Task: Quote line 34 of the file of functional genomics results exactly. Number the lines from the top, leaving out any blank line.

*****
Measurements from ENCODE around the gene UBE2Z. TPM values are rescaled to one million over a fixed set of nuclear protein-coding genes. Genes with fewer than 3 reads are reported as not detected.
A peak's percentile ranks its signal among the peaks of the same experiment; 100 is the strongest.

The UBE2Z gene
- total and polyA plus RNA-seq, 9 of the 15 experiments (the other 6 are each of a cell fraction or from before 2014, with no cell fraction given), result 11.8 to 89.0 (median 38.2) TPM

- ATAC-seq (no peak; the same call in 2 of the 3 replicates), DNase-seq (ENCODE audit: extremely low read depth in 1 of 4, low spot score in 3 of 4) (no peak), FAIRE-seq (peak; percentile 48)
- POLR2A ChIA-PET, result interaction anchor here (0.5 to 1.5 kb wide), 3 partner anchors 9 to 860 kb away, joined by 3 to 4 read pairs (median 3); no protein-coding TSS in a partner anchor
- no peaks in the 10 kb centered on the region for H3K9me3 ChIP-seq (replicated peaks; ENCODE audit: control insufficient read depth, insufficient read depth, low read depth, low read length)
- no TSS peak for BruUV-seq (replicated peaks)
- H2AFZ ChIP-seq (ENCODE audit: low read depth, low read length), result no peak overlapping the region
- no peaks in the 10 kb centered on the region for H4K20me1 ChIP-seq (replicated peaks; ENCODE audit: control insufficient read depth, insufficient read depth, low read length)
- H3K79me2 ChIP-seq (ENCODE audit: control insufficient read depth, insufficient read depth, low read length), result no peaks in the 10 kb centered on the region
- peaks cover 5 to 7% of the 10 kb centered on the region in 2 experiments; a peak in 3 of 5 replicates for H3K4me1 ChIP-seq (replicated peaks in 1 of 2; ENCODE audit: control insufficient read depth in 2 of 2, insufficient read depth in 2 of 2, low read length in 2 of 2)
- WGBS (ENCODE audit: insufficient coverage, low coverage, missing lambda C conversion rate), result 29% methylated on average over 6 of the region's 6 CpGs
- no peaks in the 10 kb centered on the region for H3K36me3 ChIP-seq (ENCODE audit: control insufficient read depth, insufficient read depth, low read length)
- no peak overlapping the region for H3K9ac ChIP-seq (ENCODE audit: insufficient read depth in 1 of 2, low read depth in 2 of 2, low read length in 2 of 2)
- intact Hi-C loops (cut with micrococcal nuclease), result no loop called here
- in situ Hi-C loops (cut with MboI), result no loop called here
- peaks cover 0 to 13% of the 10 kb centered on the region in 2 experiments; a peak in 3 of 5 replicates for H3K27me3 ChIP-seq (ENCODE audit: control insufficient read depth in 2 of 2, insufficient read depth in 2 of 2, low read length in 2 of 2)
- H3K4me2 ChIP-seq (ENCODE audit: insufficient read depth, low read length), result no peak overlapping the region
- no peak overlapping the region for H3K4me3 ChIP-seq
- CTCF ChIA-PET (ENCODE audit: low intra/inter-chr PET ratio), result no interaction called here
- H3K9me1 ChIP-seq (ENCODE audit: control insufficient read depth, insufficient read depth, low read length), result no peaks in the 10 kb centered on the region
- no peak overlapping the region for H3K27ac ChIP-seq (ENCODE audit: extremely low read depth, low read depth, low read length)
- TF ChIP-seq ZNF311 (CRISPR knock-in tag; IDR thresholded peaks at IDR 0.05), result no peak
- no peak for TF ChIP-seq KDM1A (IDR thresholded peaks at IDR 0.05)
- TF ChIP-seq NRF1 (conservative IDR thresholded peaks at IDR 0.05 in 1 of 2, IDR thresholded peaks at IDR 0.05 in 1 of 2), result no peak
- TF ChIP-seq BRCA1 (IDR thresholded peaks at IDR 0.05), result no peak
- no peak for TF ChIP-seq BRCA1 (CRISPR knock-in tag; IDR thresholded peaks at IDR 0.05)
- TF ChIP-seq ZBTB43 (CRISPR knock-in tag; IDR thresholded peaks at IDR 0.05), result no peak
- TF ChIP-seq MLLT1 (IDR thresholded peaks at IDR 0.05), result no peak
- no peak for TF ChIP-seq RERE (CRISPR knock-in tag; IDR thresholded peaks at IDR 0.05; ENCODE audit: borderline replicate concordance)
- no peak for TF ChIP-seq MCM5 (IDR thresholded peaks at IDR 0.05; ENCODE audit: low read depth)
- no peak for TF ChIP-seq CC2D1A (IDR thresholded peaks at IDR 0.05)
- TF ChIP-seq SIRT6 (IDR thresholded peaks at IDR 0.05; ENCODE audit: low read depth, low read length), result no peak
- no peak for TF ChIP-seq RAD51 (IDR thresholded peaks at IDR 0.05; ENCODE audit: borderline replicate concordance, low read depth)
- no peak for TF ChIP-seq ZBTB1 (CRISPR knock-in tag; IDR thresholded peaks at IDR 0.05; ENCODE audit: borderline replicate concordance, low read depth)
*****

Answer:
- TF ChIP-seq SIRT6 (IDR thresholded peaks at IDR 0.05; ENCODE audit: low read depth, low read length), result no peak